Duck and chicken eggs are different inside and out. You can't see the nutritional differences -- duck eggs have more omega-3 fatty acids, for example -- but you might taste a difference. If you pay attention to size, color and texture, you can distinguish between duck and chicken eggs.
Big Bird, Big Egg
The first thing to look at when comparing duck and chicken eggs is size. Egg size is determined by a variety of factors, including how much protein is in the bird's feed, how much the bird eats and, most importantly, the bird's size. Generally, ducks lay larger eggs than chickens because they're bigger birds. A large chicken such as the Rhode Island Red will produce jumbo eggs -- however, an egg from a large duck, such as the white Pekin, will best the jumbo chicken egg in size.
Feeling the Difference
If you put a chicken egg in one hand and a duck egg in the other, you'll likely notice the duck egg feels heavier, even if the two eggs appear to be the same size. The thicker shell and larger yolk gives the duck egg a little extra heft. The duck egg also looks and feels smoother on its surface than the chicken egg, which doesn't have the slick finish the duck egg has.
An Egg of a Different Color
Color can sometimes help distinguish what kind of egg you're looking at, though both birds lay eggs of varying colors. Duck and chicken eggs range in color from white to cream to light green and blue, to various shades of brown. The black Cayuga duck even lays black, gray and white eggs. If the idea of blue or brown eggs turns you off, you can eliminate the chance you'll get anything other than white eggs by choosing a breed of duck or chicken known for laying white eggs. You'd want to avoid the Rhode Island Red hen, who produces brown eggs, and stick with something like a white Leghorn, who lays white eggs. The Pekin duck will also give you white eggs, while the Rouen carries the risk of leaving you with eggs tinted bluish-green as well as white eggs.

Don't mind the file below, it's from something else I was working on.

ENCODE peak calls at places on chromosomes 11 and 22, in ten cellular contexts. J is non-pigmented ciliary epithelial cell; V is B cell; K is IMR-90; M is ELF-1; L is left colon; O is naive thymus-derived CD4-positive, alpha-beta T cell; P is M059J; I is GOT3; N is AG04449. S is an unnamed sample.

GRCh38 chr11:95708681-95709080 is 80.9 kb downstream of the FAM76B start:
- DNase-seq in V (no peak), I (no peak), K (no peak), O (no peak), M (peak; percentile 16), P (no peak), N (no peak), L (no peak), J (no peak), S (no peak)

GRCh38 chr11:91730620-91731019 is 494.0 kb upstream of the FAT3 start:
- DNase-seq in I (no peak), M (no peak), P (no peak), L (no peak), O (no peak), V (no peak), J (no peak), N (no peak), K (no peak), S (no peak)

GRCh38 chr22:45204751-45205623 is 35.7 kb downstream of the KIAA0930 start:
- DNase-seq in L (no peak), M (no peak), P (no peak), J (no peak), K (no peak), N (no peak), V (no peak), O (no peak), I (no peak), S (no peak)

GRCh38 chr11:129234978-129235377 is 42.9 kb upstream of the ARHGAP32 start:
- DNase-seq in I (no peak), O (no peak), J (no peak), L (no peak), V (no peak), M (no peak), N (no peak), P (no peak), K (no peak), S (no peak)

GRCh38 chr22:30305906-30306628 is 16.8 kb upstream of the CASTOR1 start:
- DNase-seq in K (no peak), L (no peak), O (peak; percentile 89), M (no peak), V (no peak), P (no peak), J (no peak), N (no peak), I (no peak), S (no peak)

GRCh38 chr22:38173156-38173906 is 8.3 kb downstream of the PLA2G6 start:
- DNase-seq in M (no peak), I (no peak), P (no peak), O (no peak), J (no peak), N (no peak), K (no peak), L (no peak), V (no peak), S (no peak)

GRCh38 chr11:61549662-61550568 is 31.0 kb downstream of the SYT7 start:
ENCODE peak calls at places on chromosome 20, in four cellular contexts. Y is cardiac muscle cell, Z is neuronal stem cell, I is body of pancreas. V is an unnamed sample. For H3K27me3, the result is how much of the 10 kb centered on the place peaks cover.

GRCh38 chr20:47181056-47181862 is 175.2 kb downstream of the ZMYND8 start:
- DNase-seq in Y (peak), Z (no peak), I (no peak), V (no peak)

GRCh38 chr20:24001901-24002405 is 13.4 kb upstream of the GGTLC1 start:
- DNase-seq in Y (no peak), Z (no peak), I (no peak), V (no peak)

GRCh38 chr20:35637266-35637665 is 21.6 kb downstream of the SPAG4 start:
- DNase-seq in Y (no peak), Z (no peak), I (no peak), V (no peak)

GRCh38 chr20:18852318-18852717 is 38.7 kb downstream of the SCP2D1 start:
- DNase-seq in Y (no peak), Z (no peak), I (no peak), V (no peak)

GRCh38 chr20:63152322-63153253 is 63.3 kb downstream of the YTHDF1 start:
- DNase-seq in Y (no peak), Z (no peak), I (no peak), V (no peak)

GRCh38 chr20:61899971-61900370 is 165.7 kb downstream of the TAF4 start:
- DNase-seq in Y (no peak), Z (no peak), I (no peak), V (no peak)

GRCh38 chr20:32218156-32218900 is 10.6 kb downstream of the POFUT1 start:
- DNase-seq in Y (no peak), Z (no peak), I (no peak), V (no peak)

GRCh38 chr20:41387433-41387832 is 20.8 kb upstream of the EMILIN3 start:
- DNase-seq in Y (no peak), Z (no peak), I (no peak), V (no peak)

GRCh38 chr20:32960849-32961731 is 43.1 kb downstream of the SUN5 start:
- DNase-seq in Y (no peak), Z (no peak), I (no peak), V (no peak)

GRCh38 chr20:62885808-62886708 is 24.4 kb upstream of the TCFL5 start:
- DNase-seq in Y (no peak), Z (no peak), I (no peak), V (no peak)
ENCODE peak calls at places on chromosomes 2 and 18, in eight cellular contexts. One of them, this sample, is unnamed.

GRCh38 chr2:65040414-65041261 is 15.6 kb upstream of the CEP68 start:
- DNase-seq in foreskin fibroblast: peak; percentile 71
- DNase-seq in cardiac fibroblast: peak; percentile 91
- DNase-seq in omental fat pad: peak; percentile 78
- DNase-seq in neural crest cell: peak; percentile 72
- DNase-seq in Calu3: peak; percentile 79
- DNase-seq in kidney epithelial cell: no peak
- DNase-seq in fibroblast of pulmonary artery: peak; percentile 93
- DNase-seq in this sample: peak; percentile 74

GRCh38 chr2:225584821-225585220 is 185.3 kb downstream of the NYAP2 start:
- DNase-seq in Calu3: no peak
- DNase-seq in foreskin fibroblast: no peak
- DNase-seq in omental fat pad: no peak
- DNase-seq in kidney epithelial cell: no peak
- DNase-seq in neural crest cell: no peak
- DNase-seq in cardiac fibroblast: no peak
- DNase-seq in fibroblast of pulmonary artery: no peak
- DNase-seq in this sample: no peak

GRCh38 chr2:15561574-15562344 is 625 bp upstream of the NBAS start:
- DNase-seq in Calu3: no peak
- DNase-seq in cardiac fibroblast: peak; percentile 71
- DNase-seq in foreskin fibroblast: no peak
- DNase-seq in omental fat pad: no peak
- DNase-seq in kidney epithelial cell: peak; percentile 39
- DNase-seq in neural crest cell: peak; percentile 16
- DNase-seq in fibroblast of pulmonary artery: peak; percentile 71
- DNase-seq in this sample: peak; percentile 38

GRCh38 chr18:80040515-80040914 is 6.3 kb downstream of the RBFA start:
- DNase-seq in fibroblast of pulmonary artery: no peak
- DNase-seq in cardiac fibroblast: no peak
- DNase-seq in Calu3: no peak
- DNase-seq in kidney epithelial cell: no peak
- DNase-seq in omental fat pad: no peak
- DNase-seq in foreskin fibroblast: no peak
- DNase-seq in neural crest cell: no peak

Different on the Inside
When you crack these eggs, you'll notice the duck egg is a tougher egg to crack -- the shell doesn't break as easily as the chicken egg, because it's thicker. The thicker shell gives the duck egg a longer shelf life, lasting up to six weeks in the refrigerator. The duck egg's yolk is not only larger but also a more vibrant orange color than the chicken egg. The white of a duck egg is a bit different, too -- it has a little more structure, meaning it stands up better and doesn't ooze outward so much when the egg's broken open.
- Cornell University College of Veterinary Medicine: Population Medicine and Diagnostic Services: Duck Research Laboratory: Domestic Ducks
- PCC Natural Markets: Duck Eggs -- All They're Cracked Up to Be
- My Pet Chicken: Chicken Help: How Do Brown Eggs Become Brown (Instead of White)?
- Indian Runner Duck Association: Runner Duck Eggs -- Mike Ashton Asks: What Colour Should They Be?
- Burke's Backyard: Fact Sheets: Indian Runner Duck
- Manitoba Agriculture, Food and Rural Initiatives: Egg Size and Your Small Flock of Laying Hens
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